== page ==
Finishing up some testing/tidying, then will make a vid for the release.
In the first push of M4L devices there won’t be a MIDI effect thing as that’s, unfortunately, the faffier bit since I will have to make an audio effect that sends stuff to a separate track that’s a midi effect, due to Live limitations. Not difficult, but a bit fussier to set up (well).
So my focus was on just getting the core functionality up and running with these.
At the moment there aren’t any tools for creating your own corpora, so you could only load the included examples, but I am thinking about adding that in a future update. Though I’m not sure if that’s a kind of “Live” thing and more of a “Max” thing.
Ok, here’s version v0.5.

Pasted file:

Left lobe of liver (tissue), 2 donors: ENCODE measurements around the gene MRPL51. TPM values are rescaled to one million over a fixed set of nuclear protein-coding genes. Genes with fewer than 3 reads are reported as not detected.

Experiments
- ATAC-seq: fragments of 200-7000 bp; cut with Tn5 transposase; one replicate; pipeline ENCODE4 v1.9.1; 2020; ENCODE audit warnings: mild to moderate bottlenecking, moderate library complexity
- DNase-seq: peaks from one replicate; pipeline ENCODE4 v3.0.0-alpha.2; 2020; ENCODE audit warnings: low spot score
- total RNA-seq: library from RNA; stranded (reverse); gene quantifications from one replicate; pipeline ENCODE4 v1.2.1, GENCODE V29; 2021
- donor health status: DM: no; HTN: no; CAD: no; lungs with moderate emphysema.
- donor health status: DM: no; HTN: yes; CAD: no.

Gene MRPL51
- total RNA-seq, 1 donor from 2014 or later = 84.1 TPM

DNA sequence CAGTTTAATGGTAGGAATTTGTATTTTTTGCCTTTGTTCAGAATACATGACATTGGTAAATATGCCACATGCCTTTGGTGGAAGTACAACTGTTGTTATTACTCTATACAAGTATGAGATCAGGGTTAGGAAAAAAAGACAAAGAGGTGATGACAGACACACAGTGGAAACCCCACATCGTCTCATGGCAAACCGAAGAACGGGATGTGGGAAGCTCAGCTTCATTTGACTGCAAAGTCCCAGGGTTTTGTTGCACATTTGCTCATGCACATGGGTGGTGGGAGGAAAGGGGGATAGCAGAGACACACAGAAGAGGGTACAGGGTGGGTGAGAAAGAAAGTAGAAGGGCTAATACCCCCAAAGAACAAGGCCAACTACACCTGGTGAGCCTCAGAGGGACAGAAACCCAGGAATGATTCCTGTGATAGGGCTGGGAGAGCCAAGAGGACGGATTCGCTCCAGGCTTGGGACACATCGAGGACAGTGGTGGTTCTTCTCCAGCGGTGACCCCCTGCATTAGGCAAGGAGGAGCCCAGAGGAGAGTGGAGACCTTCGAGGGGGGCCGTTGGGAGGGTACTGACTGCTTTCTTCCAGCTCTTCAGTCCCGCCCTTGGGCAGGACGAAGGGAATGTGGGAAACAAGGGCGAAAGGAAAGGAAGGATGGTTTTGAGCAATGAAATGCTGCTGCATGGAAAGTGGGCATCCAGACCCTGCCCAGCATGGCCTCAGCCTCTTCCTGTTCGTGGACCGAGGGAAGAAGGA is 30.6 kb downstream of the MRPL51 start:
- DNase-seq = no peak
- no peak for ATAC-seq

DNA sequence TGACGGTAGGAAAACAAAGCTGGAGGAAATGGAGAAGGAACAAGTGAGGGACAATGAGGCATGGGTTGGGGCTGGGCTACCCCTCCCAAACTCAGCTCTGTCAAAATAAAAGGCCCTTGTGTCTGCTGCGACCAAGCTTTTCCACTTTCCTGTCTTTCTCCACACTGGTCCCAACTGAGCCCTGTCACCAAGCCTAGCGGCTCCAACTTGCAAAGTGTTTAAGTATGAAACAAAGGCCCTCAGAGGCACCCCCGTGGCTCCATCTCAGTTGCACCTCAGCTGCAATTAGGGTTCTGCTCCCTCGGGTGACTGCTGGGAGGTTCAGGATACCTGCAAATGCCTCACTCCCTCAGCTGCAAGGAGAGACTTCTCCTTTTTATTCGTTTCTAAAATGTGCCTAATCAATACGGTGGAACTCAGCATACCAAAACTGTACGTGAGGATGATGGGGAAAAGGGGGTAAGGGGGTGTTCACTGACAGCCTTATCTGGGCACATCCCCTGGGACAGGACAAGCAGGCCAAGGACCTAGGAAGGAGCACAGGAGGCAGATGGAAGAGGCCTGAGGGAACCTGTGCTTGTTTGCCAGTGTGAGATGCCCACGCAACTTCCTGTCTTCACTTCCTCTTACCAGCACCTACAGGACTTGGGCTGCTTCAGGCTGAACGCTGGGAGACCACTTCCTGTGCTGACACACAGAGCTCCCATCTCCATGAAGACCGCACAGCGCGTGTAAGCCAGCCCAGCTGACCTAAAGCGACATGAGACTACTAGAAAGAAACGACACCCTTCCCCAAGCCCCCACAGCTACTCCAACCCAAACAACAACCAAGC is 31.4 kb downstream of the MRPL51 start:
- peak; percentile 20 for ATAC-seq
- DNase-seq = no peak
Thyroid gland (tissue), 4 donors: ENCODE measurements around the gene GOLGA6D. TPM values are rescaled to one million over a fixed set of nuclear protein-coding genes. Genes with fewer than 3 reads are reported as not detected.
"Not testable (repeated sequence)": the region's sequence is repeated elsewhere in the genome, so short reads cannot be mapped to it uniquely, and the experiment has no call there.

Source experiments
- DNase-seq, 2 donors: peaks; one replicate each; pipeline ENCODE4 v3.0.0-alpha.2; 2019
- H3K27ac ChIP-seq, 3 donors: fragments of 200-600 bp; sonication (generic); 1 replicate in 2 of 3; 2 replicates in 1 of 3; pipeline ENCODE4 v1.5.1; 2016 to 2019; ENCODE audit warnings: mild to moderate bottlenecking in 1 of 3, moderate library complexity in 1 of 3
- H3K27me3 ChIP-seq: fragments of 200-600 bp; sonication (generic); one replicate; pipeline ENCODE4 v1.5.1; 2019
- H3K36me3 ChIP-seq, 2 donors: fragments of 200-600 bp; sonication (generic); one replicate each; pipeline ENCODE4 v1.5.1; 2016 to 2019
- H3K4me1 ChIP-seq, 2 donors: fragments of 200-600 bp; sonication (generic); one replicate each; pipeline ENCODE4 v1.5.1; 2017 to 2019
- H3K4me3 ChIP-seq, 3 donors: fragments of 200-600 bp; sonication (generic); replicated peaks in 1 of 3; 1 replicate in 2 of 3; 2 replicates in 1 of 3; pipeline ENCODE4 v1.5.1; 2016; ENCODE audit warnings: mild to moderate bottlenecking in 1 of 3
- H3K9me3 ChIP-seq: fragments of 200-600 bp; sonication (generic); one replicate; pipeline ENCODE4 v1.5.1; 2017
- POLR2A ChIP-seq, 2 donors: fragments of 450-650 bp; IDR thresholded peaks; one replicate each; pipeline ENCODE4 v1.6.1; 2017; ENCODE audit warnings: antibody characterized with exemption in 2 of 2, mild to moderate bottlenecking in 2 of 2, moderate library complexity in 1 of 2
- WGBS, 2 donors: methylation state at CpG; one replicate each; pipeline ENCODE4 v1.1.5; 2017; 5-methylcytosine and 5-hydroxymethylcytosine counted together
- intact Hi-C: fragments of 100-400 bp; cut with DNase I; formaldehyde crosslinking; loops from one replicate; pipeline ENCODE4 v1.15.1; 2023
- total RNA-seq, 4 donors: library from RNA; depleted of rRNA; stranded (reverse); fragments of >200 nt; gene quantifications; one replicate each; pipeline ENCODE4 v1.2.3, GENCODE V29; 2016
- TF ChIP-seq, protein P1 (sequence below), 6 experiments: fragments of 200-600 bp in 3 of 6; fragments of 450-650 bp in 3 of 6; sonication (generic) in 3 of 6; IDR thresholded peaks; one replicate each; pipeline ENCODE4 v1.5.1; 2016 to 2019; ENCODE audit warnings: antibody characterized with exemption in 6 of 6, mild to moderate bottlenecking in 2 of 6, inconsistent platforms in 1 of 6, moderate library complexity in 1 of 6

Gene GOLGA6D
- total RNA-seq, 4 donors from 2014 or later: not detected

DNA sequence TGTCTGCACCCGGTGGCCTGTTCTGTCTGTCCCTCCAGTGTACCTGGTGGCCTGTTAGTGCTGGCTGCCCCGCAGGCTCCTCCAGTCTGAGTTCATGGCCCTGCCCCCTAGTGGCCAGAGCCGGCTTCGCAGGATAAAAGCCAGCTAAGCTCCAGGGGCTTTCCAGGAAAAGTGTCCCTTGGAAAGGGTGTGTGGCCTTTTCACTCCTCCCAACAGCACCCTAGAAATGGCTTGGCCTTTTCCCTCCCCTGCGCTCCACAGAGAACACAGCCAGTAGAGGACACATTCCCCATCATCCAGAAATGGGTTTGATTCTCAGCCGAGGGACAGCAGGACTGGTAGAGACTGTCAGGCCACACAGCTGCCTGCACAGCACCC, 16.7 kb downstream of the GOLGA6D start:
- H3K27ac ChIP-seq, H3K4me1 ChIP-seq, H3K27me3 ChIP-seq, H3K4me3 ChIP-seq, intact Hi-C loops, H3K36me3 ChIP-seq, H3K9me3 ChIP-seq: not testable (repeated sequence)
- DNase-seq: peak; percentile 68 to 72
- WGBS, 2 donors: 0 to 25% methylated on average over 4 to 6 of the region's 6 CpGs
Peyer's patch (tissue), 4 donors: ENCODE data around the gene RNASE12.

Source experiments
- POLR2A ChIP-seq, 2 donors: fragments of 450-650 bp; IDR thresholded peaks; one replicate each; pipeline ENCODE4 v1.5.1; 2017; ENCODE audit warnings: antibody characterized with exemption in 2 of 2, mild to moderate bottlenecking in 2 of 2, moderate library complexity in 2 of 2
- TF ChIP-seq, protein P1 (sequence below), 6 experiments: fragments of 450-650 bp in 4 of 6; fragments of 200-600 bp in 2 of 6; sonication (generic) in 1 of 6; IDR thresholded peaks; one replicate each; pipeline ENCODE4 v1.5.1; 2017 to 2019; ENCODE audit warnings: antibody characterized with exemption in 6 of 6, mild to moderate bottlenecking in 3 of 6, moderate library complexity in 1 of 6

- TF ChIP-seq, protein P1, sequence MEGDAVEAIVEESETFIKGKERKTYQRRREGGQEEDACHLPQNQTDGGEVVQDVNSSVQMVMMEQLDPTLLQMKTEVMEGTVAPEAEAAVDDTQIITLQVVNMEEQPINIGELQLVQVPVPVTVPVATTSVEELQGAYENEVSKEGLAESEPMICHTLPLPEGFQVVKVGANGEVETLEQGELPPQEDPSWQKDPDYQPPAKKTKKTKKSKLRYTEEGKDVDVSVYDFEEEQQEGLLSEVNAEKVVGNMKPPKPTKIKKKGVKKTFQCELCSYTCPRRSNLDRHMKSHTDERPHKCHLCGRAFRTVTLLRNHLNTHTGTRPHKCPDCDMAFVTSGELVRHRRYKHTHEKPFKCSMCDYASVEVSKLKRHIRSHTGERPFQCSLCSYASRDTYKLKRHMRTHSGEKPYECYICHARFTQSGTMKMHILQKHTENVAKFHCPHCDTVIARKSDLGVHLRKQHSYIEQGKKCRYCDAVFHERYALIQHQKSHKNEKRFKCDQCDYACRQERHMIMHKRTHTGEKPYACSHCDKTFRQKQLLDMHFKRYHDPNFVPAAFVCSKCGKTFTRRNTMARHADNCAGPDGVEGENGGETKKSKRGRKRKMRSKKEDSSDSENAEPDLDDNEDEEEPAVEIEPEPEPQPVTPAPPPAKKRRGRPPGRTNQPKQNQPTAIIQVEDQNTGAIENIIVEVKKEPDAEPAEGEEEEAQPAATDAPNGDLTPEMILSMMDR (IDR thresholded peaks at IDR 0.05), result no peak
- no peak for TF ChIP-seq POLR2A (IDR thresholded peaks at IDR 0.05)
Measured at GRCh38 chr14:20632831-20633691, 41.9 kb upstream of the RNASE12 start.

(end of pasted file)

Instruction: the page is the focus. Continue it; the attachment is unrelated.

- added Max for Live devices for some of the main/flagship functionality (
sp.gridmatch abstraction for generic controller-based navigation of corpora
- added support for the Erae Touch controller (
- improved path stability when loading example corpora
My Erae Touch arrived at a good time, so built some support for that, as well as generic grid-based navigation (e.g. Sensel Morph, Gamepads, etc…)
Really loving the M4L bits too. I honestly wish it was that easy to map/use stuff in Max natively. Really solid QoL improvements.
Really excited to try those sweet candles!
Edit: Had time to try the sp.gridmatch and it works great with the Sensel!! I will try to create a M4L device with it as soon as I can. I will try too to implement pressure or velocity for each triggered sample inside the poly object.
Thanks a lot @Rodrigo !
Thanks so much Rodrigo for touching on how you wanna make sp-tools accessible for people near the end of the video and working on the M4L devices. It’s very inspiring and I strongly believe many beginner-enthusiast type Live users will begin a deeper understanding of the potential in Max and more abstract concepts such as the various descriptors and machine learning as a whole. I know for sure this project is changing how I’m using Live.